The stained glass windows are modern, including one set by German modern artist Sigmar Polke and another set by Alberto Giacometti in the choir.
A peak previously crowned by a Roman castle looms over the Limmat’s left bank in the city’s heart. This elevated vantage point, covered by lime trees, provides an unobstructed view of Zürich’s oldest sections on the right bank, allowing you to pick out skyline monuments such as City Hall, the Grossmünster Church, the university, and the Limmat’s coastline.
The Lindenhof is a peaceful spot presently, but it has a colorful past: Charlemagne’s grandson Louis the German erected his palace here in the 9th century, long after the Roman fort was decommissioned. In 1798, the inhabitants of Zürich swore the oath to the Helvetic Constitution at this precise location.
6: Swiss National Museum
This museum, which highlights Swiss culture and takes you on a journey through the country’s past, has Switzerland’s largest collection of historical items. You’ll start with prehistoric weapons and ceramics and work your way up to the twentieth century.
Certain eras, such as the medieval period with its great Gothic art, are particularly well represented. The enormous collection of wooden pictures, carved altars, and triptychs from chapels and churches across the country dates back to the Renaissance. In the gallery, you may also see Swiss art movements and examine the treasures of Zürich’s historic armory. Everything is contained in a lavish Renaissance Revival mansion built in 1898.
It has been feasible to take the train from the city centre to the summit of this mountain to the southwest since 1875. You’ll be near the top in 25 minutes if you take the S10 on the SZU from Hauptbahnhof.
The summit is only a short distance from the Uetlibertg station.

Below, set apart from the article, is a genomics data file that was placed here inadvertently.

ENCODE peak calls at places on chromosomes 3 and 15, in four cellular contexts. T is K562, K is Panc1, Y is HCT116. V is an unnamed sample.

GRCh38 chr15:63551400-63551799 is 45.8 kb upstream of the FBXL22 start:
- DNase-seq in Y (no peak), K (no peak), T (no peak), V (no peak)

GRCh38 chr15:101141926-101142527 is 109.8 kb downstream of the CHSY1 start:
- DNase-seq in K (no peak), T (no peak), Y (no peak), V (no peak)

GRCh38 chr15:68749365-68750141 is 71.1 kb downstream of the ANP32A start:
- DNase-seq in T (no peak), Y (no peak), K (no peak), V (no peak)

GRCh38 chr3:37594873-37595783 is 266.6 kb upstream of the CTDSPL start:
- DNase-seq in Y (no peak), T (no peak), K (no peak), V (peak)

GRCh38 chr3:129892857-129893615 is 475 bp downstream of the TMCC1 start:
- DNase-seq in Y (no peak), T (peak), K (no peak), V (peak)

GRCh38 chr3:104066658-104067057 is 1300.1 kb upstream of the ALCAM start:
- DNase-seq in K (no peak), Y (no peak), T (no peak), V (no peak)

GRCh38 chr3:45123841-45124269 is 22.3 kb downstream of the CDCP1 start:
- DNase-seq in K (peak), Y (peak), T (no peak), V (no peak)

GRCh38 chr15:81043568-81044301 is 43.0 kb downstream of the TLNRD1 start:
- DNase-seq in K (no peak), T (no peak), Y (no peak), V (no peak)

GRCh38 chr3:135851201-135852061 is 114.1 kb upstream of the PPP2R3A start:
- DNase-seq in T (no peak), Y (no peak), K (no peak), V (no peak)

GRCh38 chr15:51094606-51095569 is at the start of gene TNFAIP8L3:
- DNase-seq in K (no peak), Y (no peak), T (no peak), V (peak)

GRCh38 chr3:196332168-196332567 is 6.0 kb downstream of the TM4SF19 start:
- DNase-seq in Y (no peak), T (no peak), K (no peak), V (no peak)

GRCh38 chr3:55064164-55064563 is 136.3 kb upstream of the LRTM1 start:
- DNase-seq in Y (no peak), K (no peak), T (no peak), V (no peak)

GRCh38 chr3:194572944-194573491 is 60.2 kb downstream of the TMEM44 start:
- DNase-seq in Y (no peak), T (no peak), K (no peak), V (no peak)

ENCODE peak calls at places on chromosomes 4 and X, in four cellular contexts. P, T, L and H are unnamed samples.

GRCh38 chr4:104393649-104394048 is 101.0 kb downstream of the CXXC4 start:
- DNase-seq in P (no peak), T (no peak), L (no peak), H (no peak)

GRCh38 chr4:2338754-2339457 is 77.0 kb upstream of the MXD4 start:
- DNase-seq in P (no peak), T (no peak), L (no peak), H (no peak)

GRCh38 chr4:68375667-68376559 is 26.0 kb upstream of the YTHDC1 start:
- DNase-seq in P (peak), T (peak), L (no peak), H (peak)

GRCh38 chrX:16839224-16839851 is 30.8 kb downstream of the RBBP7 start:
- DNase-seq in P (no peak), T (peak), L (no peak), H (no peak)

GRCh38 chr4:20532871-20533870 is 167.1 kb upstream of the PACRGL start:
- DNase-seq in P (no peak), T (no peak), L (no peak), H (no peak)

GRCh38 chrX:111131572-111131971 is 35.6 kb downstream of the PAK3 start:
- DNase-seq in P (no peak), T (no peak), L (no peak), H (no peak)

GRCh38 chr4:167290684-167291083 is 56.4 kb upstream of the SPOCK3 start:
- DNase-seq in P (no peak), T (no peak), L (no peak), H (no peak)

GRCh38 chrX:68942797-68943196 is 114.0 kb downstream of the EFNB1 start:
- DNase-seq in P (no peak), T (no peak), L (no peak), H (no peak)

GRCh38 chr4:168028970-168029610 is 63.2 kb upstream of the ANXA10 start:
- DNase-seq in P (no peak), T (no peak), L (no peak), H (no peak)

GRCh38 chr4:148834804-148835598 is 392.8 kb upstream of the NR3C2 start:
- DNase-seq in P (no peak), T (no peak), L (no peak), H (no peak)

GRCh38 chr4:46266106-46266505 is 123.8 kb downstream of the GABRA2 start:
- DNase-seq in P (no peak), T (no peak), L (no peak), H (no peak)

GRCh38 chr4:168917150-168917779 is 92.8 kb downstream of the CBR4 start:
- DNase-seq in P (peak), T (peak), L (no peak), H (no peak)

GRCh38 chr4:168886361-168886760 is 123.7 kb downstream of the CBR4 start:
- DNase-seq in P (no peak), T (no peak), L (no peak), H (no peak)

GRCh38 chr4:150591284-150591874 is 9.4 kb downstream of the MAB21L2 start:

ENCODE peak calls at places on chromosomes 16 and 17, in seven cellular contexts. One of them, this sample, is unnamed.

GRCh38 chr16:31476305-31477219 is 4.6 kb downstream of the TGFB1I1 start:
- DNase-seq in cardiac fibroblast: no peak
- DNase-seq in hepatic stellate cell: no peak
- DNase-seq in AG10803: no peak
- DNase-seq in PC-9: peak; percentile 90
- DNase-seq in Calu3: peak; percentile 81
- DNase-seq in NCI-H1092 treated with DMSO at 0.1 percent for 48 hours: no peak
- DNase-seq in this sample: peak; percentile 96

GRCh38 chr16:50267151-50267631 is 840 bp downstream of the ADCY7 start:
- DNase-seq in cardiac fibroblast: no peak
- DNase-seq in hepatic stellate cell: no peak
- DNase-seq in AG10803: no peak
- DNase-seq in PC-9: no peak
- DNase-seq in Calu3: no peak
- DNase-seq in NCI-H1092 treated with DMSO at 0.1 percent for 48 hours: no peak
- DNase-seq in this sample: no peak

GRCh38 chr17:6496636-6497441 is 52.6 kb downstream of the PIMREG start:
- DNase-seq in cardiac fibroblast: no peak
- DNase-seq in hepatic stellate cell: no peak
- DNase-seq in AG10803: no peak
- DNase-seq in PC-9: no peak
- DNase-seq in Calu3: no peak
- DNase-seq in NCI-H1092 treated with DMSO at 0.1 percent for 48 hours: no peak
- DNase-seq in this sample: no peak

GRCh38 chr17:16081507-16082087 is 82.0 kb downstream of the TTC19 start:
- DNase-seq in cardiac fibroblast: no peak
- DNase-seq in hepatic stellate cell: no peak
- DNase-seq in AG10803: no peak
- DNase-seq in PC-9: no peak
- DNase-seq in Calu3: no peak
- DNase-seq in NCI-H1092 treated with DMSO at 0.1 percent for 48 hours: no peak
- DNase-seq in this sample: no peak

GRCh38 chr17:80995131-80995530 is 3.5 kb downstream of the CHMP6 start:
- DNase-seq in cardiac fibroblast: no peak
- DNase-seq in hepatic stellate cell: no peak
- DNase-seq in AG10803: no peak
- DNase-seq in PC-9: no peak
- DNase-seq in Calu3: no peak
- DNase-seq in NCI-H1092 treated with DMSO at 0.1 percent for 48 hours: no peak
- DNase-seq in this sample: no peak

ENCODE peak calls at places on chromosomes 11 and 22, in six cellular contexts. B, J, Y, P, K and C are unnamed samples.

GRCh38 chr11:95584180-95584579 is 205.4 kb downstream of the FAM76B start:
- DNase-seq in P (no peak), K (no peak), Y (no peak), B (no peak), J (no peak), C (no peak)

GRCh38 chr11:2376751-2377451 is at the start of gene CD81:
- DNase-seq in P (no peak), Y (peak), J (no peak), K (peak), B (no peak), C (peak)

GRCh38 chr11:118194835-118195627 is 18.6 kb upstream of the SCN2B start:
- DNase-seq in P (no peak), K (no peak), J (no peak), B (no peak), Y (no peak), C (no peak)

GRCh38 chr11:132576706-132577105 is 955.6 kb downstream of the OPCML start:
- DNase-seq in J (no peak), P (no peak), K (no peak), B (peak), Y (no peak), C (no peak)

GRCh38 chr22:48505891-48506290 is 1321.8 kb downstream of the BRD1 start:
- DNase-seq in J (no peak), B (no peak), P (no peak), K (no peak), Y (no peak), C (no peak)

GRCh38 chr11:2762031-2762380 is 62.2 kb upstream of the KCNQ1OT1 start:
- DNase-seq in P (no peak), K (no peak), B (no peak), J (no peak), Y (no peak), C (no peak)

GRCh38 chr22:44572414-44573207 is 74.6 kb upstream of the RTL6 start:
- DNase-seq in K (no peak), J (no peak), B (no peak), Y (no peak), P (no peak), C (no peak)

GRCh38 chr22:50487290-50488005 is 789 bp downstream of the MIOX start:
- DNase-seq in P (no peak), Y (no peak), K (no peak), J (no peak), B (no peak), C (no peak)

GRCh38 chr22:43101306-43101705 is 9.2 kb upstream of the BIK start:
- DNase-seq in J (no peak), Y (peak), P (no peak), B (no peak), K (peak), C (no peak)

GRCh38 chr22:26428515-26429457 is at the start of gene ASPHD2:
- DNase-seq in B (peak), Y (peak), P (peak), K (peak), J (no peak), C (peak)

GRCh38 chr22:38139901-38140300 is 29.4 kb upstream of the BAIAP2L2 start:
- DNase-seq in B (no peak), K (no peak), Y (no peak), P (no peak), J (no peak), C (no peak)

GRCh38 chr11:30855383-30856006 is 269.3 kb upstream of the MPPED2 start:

Up there, the vista is breathtaking, with views of Zürich, its rivers, the lake, and the snow-capped Alps in the distance. At the crest, there’s a restaurant and a hotel, but most day-trippers come to trek in the woods.
The peak lies above the veil of fog that cloaks the city, penetrated only by the tallest buildings, during the start of winter. You can climb back down the slope to the city if you’re still in good shape, but there’s also a cable car that runs between Felsenegg and Adliswil.
The new and vibrant Niederdorf neighbourhood lies beneath the towers of the Grossmünster. Locals in Zürich refer to it as Dörfli, and you’ll understand why after you’ve experienced the mood in this tangle of car-free cobblestone streets on the Limmat’s right bank. It’s a great place to browse design shops and stylish boutiques during the day, and it’s a great place to paint the town red at night.
In terms of cuisine, you must try the zürcher geschnetzeltes, which is veal in a wine and cream sauce. Some sites, such as the Conditorei Péclard, a historic cafe with century-old decor, and Cabaret Voltaire, one of the birthplaces of the Dada movement, deserve special attention.
9: Limmat Cruise
Go to the dock in front of the Landesmuseum for a cruise down the city’s main river (Swiss National Museum). From April to October, cruises are available, with boats departing every half hour.
In addition, throughout the months of July and August, you can travel at any time between 09:05 and 21:05. It’s a worthwhile excursion because you’ll get a lovely view of Zürich’s Old Town, which stretches over both banks of the river.
The boats are planned to sail beneath all seven of the city’s Limmat bridges, providing a unique perspective on landmarks such as Grossmünster and Fraumünster.